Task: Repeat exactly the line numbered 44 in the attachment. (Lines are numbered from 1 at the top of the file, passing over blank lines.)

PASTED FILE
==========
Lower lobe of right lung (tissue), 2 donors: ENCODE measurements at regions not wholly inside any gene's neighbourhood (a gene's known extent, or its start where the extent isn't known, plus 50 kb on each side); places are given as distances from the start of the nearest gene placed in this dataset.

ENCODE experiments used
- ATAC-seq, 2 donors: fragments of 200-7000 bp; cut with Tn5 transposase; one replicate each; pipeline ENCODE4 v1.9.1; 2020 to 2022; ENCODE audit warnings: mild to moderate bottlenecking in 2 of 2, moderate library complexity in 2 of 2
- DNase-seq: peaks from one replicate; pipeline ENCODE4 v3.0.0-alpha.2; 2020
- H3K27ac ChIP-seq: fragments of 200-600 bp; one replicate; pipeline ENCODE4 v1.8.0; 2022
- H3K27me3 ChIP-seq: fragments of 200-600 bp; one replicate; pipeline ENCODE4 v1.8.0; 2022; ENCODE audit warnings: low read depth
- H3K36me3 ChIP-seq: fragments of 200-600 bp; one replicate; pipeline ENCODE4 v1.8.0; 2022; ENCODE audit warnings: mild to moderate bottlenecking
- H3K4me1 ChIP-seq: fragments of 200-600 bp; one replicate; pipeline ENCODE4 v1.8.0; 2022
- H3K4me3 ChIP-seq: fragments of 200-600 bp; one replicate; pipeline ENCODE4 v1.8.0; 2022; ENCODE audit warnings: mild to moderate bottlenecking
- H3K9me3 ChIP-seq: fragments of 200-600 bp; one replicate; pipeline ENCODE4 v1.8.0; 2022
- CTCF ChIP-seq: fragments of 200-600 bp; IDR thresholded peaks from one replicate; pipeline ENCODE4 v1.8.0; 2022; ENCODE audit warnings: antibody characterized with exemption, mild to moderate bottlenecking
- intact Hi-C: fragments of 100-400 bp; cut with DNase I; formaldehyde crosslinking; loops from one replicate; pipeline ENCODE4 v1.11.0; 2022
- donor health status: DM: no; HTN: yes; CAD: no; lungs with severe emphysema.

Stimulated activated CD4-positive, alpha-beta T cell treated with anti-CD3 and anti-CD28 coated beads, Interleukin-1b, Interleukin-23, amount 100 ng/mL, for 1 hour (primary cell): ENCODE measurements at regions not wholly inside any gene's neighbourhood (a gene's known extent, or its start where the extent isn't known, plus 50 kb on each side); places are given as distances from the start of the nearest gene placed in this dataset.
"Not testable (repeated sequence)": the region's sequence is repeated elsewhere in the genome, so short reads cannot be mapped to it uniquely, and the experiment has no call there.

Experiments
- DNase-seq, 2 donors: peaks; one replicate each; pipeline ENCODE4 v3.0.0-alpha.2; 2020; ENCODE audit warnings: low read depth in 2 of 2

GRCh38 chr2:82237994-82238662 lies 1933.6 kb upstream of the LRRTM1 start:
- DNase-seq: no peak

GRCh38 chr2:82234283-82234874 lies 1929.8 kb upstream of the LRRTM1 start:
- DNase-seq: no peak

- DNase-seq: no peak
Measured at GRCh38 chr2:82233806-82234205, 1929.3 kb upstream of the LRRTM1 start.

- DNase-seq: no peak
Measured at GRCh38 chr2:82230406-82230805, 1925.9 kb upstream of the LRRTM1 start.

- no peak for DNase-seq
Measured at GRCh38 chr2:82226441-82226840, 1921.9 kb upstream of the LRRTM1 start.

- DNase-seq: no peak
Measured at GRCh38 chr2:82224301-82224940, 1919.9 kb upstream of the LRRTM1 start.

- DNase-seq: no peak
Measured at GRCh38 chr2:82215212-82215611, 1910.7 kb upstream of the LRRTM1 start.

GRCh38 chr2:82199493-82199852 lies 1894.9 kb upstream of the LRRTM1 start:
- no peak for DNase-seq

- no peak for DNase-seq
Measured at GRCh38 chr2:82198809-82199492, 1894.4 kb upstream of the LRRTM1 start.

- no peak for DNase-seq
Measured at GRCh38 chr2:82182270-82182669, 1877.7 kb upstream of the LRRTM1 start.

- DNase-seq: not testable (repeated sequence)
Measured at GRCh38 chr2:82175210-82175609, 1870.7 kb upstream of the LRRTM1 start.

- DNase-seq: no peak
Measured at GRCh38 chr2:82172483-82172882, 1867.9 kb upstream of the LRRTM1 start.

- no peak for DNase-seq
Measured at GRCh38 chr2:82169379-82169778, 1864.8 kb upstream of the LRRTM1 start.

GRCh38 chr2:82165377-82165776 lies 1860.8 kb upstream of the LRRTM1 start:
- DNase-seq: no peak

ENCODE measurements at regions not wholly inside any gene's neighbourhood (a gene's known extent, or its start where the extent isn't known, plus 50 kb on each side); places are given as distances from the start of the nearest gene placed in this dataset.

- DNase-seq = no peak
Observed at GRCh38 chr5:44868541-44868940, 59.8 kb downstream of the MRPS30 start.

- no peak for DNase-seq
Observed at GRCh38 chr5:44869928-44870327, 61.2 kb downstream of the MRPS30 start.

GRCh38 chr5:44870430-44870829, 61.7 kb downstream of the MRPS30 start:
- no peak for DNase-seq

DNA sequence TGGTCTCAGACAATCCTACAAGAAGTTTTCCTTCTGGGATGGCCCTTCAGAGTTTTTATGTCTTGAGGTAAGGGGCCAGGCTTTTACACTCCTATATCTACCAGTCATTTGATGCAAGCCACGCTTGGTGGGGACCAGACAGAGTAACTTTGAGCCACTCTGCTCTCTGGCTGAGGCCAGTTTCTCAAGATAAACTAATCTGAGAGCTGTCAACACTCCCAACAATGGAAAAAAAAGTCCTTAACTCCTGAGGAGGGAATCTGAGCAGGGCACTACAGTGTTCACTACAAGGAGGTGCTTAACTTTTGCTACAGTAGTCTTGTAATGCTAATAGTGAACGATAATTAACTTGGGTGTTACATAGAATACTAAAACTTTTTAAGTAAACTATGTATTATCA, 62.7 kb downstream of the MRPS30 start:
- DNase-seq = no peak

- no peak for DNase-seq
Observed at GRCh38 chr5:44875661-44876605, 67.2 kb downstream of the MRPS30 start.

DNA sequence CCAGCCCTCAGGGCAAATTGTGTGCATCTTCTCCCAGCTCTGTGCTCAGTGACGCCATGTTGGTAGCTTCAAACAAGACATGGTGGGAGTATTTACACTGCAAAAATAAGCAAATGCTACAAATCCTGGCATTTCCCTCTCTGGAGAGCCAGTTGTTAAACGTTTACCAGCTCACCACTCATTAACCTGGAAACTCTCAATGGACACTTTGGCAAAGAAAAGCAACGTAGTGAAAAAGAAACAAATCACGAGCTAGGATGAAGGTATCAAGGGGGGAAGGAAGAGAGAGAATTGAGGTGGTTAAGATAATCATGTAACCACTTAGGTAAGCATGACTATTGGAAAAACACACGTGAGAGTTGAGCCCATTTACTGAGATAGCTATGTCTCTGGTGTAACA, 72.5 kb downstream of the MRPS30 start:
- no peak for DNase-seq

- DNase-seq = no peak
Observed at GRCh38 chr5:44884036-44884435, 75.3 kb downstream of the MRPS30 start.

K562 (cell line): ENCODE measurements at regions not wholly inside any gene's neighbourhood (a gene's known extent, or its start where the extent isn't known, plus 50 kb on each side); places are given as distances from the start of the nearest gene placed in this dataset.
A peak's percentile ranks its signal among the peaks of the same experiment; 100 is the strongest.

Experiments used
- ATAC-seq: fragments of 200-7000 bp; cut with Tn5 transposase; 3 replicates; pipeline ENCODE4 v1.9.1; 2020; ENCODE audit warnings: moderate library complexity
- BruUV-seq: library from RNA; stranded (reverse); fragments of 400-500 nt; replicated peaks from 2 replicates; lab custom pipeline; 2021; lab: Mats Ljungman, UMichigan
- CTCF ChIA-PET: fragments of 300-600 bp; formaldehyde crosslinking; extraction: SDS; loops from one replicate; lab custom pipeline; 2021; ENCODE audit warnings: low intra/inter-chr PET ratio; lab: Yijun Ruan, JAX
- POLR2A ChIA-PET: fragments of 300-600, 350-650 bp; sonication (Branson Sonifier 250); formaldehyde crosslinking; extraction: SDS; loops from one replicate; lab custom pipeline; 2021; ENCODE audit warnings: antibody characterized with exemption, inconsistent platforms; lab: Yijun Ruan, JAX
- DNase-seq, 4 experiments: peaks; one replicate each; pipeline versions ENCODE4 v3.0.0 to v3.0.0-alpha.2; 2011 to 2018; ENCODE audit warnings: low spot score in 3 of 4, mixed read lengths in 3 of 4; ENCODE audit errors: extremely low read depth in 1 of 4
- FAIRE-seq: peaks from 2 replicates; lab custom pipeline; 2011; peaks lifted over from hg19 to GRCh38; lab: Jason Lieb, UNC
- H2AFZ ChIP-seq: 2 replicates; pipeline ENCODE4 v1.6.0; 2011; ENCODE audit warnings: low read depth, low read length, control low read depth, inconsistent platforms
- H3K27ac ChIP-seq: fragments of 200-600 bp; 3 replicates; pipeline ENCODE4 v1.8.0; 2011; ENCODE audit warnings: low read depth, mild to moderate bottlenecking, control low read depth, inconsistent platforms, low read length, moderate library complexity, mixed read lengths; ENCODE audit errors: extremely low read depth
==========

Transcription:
GRCh38 chr2:82165377-82165776 lies 1860.8 kb upstream of the LRRTM1 start: